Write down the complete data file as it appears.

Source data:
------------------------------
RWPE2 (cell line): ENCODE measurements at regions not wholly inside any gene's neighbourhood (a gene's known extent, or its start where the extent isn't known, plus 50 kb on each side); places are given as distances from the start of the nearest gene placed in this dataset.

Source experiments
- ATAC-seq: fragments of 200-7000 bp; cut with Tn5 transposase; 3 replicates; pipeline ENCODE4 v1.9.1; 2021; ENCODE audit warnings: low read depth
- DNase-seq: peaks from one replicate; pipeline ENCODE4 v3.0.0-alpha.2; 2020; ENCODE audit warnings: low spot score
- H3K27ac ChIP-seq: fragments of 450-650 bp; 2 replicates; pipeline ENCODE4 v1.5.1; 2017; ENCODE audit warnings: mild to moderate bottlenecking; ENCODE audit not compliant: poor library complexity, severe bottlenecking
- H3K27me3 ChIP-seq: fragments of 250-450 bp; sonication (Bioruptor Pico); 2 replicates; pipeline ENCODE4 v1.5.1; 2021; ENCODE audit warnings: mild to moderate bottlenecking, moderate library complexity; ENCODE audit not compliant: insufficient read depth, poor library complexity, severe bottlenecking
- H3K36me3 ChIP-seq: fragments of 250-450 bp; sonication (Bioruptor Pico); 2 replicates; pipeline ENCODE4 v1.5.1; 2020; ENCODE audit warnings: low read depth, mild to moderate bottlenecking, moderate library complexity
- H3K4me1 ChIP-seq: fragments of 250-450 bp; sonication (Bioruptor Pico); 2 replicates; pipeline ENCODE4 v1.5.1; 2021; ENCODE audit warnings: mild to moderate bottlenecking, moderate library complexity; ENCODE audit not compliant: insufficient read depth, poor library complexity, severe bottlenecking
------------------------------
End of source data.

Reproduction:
RWPE2 (cell line): ENCODE measurements at regions not wholly inside any gene's neighbourhood (a gene's known extent, or its start where the extent isn't known, plus 50 kb on each side); places are given as distances from the start of the nearest gene placed in this dataset.

Source experiments
- ATAC-seq: fragments of 200-7000 bp; cut with Tn5 transposase; 3 replicates; pipeline ENCODE4 v1.9.1; 2021; ENCODE audit warnings: low read depth
- DNase-seq: peaks from one replicate; pipeline ENCODE4 v3.0.0-alpha.2; 2020; ENCODE audit warnings: low spot score
- H3K27ac ChIP-seq: fragments of 450-650 bp; 2 replicates; pipeline ENCODE4 v1.5.1; 2017; ENCODE audit warnings: mild to moderate bottlenecking; ENCODE audit not compliant: poor library complexity, severe bottlenecking
- H3K27me3 ChIP-seq: fragments of 250-450 bp; sonication (Bioruptor Pico); 2 replicates; pipeline ENCODE4 v1.5.1; 2021; ENCODE audit warnings: mild to moderate bottlenecking, moderate library complexity; ENCODE audit not compliant: insufficient read depth, poor library complexity, severe bottlenecking
- H3K36me3 ChIP-seq: fragments of 250-450 bp; sonication (Bioruptor Pico); 2 replicates; pipeline ENCODE4 v1.5.1; 2020; ENCODE audit warnings: low read depth, mild to moderate bottlenecking, moderate library complexity
- H3K4me1 ChIP-seq: fragments of 250-450 bp; sonication (Bioruptor Pico); 2 replicates; pipeline ENCODE4 v1.5.1; 2021; ENCODE audit warnings: mild to moderate bottlenecking, moderate library complexity; ENCODE audit not compliant: insufficient read depth, poor library complexity, severe bottlenecking